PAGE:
When it comes to small federal contractors and biggest bang for the proverbial B&P bucks, things aren’t always what they seem. With all of the attention given to contract vehicles like GSA’s STARS II, ALLIANT Small Business and the Federal Supply Schedules, one might expect those and other Multiple Award Indefinite Delivery Vehicles to do well in a competitive analysis. But that isn’t always the case.
This ranking and comparison looks at the small business economic impact when companies won a cumulative $250,000 or more during the first three quarters of FY2015.
– Guy Timberlake, The Chief Visionary
The parameters for this review are based on initial award obligations (versus modification obligations) signed during the period of October 1, 2014 through June 30, 2015. Each obligation indicates being issued to a small business concern by agency contracting officers regardless of if the procurement was set-aside or unrestricted. Finally, in order to make the list, each company must have accumulated $250,000 or more in obligations during that period in at least one of the eight Procurement Methods or Award/IDV Types listed. Our source for the data and information collected was the Federal Procurement Data System – Next Generation.
Several of the small companies making the cut achieved the minimum threshold in multiple categories.
The Total Spend
Based on the parameters described previously, civilian, defense and intelligence agencies made initial award obligations of $29 billion to small business concerns during the first three quarters of FY2015.
Based on 10,228 uniquely identified companies, the average obligation was $2.8 million per company.
– all but twenty-two companies accumulated more than $250K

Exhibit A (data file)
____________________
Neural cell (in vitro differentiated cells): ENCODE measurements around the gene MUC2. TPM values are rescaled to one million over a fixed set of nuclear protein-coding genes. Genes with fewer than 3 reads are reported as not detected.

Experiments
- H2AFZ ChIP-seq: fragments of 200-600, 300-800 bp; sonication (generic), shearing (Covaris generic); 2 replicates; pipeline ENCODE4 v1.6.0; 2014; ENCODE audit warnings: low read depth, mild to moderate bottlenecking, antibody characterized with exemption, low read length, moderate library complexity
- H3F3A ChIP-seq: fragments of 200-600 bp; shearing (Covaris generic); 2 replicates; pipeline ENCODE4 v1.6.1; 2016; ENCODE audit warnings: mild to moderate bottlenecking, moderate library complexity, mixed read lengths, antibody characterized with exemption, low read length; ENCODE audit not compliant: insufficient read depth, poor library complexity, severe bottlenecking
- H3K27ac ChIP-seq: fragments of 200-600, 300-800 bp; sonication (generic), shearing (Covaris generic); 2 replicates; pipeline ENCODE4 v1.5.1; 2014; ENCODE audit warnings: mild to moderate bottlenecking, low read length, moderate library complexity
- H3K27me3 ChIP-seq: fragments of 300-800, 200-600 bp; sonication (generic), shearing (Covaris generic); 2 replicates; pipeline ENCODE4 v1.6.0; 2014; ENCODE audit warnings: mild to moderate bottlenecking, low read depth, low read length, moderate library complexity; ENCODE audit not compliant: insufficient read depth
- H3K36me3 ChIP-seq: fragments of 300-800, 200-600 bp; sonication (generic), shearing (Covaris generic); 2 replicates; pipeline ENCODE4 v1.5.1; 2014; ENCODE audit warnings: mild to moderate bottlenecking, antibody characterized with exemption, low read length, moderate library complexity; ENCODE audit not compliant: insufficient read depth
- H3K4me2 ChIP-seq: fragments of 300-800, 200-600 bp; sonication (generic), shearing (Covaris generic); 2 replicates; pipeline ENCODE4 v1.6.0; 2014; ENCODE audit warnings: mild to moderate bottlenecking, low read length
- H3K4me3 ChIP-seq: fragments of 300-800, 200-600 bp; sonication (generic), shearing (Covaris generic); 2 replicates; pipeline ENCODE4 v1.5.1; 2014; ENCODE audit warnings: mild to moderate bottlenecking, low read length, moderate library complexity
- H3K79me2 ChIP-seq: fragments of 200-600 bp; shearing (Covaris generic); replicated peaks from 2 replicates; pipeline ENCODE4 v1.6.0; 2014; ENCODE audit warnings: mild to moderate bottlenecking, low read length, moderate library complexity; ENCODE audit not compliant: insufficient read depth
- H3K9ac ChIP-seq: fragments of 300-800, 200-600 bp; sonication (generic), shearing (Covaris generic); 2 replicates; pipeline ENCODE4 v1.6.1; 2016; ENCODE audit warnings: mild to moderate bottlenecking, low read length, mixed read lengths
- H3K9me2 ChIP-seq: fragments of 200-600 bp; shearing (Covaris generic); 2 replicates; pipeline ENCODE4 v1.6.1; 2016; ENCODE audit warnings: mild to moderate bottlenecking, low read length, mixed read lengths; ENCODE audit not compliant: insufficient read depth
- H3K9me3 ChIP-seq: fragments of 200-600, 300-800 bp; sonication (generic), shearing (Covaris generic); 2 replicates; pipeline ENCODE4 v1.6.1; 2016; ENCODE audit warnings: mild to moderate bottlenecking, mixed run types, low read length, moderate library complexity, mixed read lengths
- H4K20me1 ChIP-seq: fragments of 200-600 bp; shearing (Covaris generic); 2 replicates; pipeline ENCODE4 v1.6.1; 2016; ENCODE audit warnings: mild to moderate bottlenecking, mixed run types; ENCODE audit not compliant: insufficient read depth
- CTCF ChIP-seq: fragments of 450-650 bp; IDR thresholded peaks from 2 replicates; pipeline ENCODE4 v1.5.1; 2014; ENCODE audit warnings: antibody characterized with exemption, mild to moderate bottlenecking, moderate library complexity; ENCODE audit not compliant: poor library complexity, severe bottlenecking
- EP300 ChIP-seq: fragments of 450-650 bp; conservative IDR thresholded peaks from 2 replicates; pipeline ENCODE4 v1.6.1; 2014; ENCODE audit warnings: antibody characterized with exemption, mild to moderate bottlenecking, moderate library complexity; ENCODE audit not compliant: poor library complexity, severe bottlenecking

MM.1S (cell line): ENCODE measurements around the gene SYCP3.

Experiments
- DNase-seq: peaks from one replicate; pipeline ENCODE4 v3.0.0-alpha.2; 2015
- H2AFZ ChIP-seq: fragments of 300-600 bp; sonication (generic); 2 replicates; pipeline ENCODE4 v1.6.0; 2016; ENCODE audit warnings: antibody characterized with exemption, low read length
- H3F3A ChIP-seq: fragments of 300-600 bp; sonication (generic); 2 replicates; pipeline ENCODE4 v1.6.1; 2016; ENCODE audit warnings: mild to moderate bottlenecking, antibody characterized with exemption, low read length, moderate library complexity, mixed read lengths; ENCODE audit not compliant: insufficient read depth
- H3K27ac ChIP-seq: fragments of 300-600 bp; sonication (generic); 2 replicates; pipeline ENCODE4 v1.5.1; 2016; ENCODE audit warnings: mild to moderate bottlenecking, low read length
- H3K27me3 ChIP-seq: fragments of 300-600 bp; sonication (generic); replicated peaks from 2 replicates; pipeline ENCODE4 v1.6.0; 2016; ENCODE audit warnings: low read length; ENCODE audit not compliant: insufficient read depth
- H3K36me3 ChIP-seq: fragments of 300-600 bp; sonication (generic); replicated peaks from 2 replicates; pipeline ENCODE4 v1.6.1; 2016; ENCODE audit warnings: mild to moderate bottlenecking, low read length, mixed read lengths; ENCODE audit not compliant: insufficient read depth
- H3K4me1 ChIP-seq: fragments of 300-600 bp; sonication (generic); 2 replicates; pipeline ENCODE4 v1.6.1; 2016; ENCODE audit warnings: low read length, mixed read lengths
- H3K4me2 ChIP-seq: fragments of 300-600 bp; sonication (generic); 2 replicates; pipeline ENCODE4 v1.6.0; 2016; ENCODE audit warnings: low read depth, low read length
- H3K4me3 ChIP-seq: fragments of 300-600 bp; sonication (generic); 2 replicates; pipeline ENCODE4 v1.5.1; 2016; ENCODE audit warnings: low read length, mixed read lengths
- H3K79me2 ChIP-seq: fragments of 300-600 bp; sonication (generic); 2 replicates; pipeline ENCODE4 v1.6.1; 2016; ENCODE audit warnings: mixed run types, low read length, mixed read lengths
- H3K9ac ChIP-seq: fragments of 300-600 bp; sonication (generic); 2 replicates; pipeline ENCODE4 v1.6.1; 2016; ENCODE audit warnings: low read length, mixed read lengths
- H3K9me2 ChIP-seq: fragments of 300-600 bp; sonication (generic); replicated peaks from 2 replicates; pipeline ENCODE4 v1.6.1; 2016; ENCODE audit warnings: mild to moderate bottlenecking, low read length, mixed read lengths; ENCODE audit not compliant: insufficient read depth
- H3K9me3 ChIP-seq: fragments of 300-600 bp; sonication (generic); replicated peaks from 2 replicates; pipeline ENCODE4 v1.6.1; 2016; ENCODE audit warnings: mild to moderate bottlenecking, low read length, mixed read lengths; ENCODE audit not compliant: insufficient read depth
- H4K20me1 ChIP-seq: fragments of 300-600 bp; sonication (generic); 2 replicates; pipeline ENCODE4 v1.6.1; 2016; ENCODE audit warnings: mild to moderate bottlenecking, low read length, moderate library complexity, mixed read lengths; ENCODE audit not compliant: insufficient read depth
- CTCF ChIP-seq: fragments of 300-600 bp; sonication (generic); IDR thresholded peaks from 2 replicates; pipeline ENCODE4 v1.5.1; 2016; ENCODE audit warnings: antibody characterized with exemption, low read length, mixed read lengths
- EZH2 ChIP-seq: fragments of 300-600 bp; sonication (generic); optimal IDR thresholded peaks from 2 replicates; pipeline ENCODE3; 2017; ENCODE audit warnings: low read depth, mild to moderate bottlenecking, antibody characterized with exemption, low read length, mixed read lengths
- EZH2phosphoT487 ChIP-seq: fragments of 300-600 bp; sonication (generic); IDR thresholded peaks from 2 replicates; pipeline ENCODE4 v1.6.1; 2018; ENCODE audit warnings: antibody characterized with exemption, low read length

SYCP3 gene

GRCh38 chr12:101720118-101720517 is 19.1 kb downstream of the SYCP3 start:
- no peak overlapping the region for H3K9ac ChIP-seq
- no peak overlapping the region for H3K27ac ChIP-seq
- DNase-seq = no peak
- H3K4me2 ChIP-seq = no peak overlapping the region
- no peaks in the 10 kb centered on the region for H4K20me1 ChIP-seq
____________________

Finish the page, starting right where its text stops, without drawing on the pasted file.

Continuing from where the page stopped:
– 3,499 companies were obligated between $1M and $5M
– there were 657 companies obligated between $5M and $10M
– fifty-two small business concerns were obligated more than $50M
– the top five companies by obligations shared a pot worth $1.9 billion
How Dollars Went From Agencies to Small Businesses
With the exception of one, each of the eight items listed below represents an agreement, contract or contract vehicle. In the FPDS-NG system they are described as Awards and IDVs (Indefinite Delivery Vehicles). A simple explanation of the difference is that an IDV allows an agency (or agencies) to place orders for supplies and services against an established single or multiple award contract vehicle such as an IDIQ or GSA Schedule.
These orders (which represent the majority of obligations to these vehicles) are known as Awards and are represented as either Delivery Orders or BPA Calls in FPDS-NG. Delivery Orders (Goods) also represent Task Orders (Services) in the FPDS system. Delivery Orders also represent orders placed against BOA, FSS, GWAC and IDC vehicles in FPDS-NG. BPA Calls are delivery and task orders specifically for Blanket Purchase Agreements.